‘Big’ dreams become a reality ‘Bad News Travels Fast’ driver living it up behind wheel of Monster Jam truck
Nine years ago Brandon Derrow hit the big time – literally.
The 32-year-old Elkton, Va., native purchased a monster truck operation. He’s been crushing cars and living out his childhood dream ever since.
“Never in a million years would I have thought this was possible,” said Derrow, who owns and drives the Bad News Travels Fast Chevrolet Silverado that will be part of the Monster Jam event performing at the Florence Center Jan. 31 and Feb. 1. Other Monster Jam trucks scheduled to rev it up the center are El Toro Loco, Hurricane Force, Megalodon, Stinger Unleashed, and Toxic.
Three performances are scheduled - Friday at 7 p.m. and Saturday at 1 p.m. and 7 p.m. A pit party event will be held Saturday at 10:30 a.m. Pit passes are sold separate from admission.
Tickets to the high-octane event are now on sale, starting at $15.
The Monster Jam event will feature truck drivers going head-to-head for points in various competitions, including freestyle, a skills challenge and racing. Plus, fans in the stands will be able to vote in real time for their favorites.
Monster Jam fans also will have the chance to buy tickets for the pit party, where they can see the massive trucks up close, meet their favorite drivers, get autographs and take photos. Pit party passes start at $15.
Derrow is convinced it was fate that led him to monster truck life. He said it would never have been possible if not for his mom and dad.
In 2011 Derrow and his parents were in attendance at a Monster Jam event. They heard over the loudspeaker that the truck owned by veteran driver Bruce Haney was for sale. Derrow convinced his dad, Kent, to go with him to find out a little more information.
They spoke with Haney’s wife, who informed them of her husband’s retirement plans and that it was not just the truck that was for sale, but the entire operation. The asking price was $185,000. The price included truck, trailer, spare engine and transmissions, miscellaneous parts, and the rights to residuals from toys depicting the image of the truck.
Derrow contacted eight banks in an attempt to borrow the money to buy the monster truck operation. He was denied at all eight.
“By that time I figured there was no chance in the world of my dream becoming a reality.” said Derrow.
The ninth bank agreed to loan him the funds on the condition that his mom and dad co-sign. They did, and Derrow was behind the wheel of his very own monster truck.
“Without the love and support of my parents it would not be happening,” he said.
He has been at it now for almost nine years, on the road and performing an average of 33 to 35 weekends each year. He says he has not regretted it for a moment.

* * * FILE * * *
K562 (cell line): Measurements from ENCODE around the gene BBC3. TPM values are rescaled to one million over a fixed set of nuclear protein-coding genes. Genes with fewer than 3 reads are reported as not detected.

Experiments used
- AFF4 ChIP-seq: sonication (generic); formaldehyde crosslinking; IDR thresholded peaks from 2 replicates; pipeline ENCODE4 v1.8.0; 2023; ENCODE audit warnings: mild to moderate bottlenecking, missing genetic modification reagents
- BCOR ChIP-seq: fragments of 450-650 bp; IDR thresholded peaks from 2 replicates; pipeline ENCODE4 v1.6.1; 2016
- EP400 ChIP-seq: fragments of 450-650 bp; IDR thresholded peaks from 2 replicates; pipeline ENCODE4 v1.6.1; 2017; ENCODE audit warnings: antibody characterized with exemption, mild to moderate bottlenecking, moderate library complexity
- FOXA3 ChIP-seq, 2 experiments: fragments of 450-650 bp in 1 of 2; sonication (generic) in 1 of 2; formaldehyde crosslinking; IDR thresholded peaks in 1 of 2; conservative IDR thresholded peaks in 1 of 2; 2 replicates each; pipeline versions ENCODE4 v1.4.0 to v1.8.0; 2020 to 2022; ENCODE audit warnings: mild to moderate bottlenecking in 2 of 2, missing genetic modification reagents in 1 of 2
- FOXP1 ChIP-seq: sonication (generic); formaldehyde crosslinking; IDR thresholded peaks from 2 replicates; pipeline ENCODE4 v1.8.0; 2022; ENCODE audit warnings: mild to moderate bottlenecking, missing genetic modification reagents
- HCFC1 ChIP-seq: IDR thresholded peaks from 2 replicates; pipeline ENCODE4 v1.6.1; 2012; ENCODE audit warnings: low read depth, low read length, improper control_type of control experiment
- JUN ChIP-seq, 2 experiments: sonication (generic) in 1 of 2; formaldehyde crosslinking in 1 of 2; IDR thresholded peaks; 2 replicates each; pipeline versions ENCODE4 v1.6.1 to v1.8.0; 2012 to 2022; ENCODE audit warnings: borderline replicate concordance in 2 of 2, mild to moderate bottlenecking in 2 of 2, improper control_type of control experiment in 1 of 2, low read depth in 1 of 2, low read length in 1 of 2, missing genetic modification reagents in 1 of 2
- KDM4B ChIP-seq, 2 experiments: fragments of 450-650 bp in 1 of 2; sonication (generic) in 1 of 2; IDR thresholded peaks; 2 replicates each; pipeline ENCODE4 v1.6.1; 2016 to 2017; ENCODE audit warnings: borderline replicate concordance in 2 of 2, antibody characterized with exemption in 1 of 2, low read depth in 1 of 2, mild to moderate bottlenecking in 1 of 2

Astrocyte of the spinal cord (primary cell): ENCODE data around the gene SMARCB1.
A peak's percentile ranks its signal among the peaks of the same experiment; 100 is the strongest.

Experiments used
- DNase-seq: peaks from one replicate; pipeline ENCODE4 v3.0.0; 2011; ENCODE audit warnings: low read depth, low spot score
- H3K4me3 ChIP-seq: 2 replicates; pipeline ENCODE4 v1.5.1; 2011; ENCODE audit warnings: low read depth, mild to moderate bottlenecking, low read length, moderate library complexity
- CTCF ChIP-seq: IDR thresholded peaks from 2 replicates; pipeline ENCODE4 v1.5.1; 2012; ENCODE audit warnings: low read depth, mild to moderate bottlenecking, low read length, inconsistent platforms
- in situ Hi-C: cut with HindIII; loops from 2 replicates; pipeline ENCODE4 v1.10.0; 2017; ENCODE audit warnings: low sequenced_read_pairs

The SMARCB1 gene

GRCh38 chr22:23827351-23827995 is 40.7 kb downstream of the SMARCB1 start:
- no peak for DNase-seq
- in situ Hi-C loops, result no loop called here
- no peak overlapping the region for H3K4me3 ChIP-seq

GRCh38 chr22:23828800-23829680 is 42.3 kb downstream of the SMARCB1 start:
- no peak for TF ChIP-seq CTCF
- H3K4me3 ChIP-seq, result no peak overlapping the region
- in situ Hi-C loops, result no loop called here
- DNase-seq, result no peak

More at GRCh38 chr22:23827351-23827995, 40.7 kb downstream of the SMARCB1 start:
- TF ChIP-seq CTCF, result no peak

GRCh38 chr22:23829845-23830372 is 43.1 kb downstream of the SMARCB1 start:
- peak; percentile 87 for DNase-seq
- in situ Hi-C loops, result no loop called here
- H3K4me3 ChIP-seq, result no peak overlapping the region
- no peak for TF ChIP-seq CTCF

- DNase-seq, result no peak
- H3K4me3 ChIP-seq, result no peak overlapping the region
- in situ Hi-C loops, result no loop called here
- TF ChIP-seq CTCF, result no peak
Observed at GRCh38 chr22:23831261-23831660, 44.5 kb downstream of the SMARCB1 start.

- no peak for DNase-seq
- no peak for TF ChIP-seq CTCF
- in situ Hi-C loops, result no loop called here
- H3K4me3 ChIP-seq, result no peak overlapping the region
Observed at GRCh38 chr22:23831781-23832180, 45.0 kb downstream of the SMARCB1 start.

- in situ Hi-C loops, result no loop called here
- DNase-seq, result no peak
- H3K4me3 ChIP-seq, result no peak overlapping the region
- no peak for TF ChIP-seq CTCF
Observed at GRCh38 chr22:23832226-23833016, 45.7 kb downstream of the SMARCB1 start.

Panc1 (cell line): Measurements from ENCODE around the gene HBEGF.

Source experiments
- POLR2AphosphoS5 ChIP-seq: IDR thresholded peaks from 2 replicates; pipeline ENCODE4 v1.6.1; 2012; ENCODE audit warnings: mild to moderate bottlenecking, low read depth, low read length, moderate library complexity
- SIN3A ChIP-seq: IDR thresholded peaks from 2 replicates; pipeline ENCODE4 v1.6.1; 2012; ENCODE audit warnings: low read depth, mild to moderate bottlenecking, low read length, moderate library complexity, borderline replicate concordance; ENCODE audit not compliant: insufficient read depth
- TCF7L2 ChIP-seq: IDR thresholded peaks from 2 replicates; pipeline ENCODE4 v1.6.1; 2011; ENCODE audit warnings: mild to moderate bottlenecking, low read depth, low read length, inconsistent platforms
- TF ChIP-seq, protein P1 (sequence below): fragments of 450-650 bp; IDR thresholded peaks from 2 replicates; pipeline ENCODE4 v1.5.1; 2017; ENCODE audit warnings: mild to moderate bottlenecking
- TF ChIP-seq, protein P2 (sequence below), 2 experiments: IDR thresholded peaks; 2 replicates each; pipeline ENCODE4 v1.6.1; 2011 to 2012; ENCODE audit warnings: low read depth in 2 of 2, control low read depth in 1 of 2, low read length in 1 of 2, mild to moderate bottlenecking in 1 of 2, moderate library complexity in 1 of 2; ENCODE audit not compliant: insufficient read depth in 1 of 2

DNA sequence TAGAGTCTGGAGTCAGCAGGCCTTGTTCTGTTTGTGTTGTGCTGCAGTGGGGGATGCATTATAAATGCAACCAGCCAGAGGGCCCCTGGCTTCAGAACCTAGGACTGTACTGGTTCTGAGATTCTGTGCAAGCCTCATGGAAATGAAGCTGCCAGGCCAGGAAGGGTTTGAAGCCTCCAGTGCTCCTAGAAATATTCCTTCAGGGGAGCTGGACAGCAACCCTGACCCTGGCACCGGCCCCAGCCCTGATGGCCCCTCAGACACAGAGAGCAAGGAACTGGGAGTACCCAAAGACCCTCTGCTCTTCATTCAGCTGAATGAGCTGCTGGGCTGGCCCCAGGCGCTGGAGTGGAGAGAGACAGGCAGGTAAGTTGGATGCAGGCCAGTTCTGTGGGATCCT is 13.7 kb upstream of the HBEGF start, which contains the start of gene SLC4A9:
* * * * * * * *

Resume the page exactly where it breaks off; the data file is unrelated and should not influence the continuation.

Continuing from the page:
“It can take its toll for sure, being a single dad and all, but I really love what I do.”
Up until a year, Derrow held down a regular job during the week at the Target distribution center near his home. That, combined with performing at shows nearly every weekend, took its toll.
“It just got to be too much,” he said.
Being a full-time driver would not be possible without his parents, Derrow said. He credits his mom and dad with helping him care for his two young children, four-year-old son Kenton and Aubrey, his 16-month-old daughter. If you look closely at the paint scheme on the Bad News Chevy you will see their names on the helmets of the drivers depicted on each side of the truck.
Derrow said his most memorable moment during his monster truck career was winning the race at a Fisherville, Va., show on his son’s birthday.
“That was a pretty cool deal,” he said.
Derrow has never been seriously injured while performing, but he has had a few close calls.
His most memorable wreck happened in 2014 at a show in Orlando, Fla.
“The rear steer was broken almost my entire freestyle run but I was determined to do the best I could for the fans,” Derrow remembered. “On the last jump I was going to make, it went horribly wrong. It corkscrewed in the air and came down hard on the roll cage bending some of the bars in the cage and tearing up every body panel on the truck. Not to mention I came out of the truck dizzy and light-headed for a few minutes thereafter.”
Derrow said he still gets an adrenaline rush every time he fires up the engine. He said the favorite part of his job is watching cars get crunched through the plexiglass floorboard as he drives over them.
Derrow said the trucks are equipped with plexiglass floorboards so that drivers can see where they are going when popping wheelies.
He encouraged fans to come out this weekend to see him and the other drivers perform.
“I promise you it will be loud and it will be exciting,” he said.
Does Derrow see himself traveling and driving his monster truck for another two or three decades before shutting it down and retiring like his predecessor?
“I’m not sure about that,” he admitted. “One thing I can tell you is that I will do it as long as I am able.”